When I Had to Tell My Kids Their Pops was Gone


On the evening of January 6, 2016 outside Tampa, Florida, my father-in-law suffered a fatal heart attack on vacation with my mother-in-law. On the morning of January 7, 2016 inside my living room in Franklin, Tennessee, I had to find the words to tell my 3-year-old and 4-year-old sons the bad news. How to fit such sadness into the small box of language and experience of little children?

The historical fact of the resurrection of Jesus matters in times like this. If it were not for the risen Christ, I would have no good words to share amidst the bad news of death. But because Jesus has risen, I have hope that speaks into a hopeless situation. And I needed some hope to share.

I sat my boys down and told them we had something to tell them. They didn't remember the tears in our eyes from the night before. They didn't know why my sister came over to play with them until bed time as their mom and I withdrew together. They thought good news of a fun-filled day was coming. I wish it was, but that day had to wait. Death had approached our doorstep, crashing its way from Florida with the speed of a trembling voice on the other end of the telephone. Their Pops was gone.

It was time for the hope of the resurrection to prove its power. He was united with him in a death like his, and he shall certainly be united with him in a resurrection like his.

My father-in-law was a Christian. My boys were close to him. He was a part of their weekly lives. He went to church with us. He played hide and seek with the boys every Tuesday night, sat them in his lap as they ate their ice-cream sandwich, and brought my oldest a peppermint every time he saw him. Those special bonds were severed without warning, without preparation, and without apology. And it was awful.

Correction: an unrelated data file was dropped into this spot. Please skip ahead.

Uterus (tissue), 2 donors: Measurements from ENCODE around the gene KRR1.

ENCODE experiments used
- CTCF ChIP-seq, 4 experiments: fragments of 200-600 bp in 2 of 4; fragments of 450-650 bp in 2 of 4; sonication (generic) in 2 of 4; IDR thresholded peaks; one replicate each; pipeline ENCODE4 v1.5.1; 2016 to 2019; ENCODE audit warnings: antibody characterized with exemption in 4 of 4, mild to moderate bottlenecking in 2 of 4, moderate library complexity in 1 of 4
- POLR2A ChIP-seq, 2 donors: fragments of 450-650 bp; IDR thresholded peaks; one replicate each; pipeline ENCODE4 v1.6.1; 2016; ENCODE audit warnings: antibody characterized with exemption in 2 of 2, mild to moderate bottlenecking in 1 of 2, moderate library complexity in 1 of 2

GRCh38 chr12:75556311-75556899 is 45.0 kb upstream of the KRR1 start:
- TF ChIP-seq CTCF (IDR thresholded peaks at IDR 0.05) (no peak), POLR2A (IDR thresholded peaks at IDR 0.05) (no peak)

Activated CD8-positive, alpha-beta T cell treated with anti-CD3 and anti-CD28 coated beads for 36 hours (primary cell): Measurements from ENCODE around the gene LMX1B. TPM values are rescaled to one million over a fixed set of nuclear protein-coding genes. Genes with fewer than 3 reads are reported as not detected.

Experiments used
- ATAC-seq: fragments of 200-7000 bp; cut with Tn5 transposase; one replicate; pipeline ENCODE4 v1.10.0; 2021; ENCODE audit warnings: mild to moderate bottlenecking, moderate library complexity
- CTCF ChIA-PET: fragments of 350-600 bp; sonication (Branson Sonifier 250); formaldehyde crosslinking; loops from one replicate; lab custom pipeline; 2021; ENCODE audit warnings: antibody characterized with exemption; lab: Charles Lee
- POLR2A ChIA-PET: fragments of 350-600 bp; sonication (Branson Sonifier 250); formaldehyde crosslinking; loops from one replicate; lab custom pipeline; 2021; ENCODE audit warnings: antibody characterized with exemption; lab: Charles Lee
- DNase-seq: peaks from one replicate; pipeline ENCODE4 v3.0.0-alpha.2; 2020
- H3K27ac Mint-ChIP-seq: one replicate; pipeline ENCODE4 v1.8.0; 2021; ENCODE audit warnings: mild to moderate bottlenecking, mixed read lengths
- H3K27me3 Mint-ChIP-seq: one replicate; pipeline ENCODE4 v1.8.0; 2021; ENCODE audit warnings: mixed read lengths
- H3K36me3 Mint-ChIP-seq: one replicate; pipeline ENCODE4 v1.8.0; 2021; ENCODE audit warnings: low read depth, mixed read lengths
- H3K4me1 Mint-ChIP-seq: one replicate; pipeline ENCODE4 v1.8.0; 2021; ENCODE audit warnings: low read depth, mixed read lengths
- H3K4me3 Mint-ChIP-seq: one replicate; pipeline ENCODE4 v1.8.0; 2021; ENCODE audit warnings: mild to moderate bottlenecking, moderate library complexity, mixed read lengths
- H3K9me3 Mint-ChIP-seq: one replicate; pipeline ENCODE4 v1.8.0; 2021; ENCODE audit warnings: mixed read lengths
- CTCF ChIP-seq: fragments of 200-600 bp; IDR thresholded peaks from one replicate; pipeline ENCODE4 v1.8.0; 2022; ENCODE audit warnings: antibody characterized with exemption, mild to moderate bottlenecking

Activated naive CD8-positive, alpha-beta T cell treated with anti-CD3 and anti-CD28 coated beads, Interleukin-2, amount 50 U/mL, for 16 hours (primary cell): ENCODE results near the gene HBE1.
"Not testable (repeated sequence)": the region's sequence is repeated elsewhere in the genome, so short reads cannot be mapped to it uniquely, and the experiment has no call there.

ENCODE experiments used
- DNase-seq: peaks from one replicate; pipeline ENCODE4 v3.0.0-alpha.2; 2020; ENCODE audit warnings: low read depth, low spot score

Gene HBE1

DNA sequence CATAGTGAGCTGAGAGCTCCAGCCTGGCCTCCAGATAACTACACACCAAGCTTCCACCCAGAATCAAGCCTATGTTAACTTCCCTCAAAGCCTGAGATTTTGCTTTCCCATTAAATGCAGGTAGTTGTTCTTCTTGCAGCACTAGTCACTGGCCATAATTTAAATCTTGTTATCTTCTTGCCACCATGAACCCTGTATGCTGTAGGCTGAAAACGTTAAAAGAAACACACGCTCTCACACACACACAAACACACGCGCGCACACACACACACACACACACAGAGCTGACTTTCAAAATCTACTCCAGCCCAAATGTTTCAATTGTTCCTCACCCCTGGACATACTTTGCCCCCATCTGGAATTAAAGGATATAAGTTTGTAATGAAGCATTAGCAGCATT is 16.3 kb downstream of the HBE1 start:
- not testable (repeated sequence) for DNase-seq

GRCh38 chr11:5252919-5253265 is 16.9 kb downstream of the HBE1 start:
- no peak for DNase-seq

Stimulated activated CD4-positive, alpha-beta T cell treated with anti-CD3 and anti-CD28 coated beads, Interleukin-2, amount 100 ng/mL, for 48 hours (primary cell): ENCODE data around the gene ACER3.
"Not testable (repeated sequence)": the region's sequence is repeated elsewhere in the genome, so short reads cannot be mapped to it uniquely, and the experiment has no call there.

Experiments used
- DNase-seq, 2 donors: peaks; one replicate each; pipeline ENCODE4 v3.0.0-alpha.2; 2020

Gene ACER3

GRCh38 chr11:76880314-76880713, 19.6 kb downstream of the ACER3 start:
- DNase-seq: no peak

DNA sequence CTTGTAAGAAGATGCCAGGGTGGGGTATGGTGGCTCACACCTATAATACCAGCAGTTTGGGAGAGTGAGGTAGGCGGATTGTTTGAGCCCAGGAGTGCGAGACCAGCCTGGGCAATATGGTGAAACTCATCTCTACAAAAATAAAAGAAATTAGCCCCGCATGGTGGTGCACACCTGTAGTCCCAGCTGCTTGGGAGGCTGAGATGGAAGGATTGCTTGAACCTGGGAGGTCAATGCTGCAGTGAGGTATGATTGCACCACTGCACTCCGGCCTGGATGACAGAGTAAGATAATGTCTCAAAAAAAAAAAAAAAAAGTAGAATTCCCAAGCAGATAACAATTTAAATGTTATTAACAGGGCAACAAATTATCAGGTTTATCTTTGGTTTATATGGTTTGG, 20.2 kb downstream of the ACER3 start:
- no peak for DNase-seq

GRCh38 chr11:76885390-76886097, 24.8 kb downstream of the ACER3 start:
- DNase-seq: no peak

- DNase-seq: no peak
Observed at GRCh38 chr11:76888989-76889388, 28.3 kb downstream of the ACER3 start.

But because he knew Christ, when he died he was ushered into the presence of God - the great gift of the gospel. He had departed from us, that’s true, but his heart would never fail him again. He is with God, and soon he will receive his resurrection body. The day is coming, as my 4-year-old says, when Jesus will "restart everything". The resurrection is coming.

In sharing bad news of death with my two boys, I had the good news of the resurrection to point them to. And that good news does not reside in that we merely have hope of future life. The good news resides in the fact that Jesus is there to make our future life the kind of life where death and evil and sickness and pain cannot live. The good news of the resurrection is good news because it is the restoration of all that this sin-stained world has ruined. Jesus is making all things new - even new hearts in old Pops, for what was sown is perishable, but what is raised is imperishable. And what is raised in Christ will live with him forever, beholding God for eternity - the great gift of the gospel.

Through tears that January morning, I had hope to share while delivering bad news. My boys could not understand the full impact of death that day. They are still slowly realizing all that it means. They understand life much better than death, and we do too. And so the truth that we have a God of the living, not of the dead, matters because life, not death, fits inside their language and experience. They can understand the future life of their Pops, even if they can’t understand his present absence.

It will not always be like this. In just a little while, if my boys come to faith in Christ, they will see their Pops again. Perhaps they will share an ice cream sandwich in some big leather chair in the new world. Jesus will join them, and tell them of all the little things he was doing in their lives in these hard days as he worked for their good and for his glory. Perhaps they won’t have the language or experience to understand the full impact of it all until they can see the good news himself sitting beside them. Perhaps their experience of heaven will only be enhanced because early on in life they began to look forward to it.

I don’t know all that they feel when they ride in his old truck, or see an old picture of him in a party hat, or when they play with a hand-made toy he gave them one Christmas. Maybe it whispers to them of the brokenness of the world. Maybe thoughts of heaven shine into their little minds. Perhaps Jesus himself comforts them in ways I can't see. I pray it creates in them a longing for a better world with a God who saves them from everything bad, and gives them back all the joy in his heart - the joy at his right hand, with pleasures forevermore.

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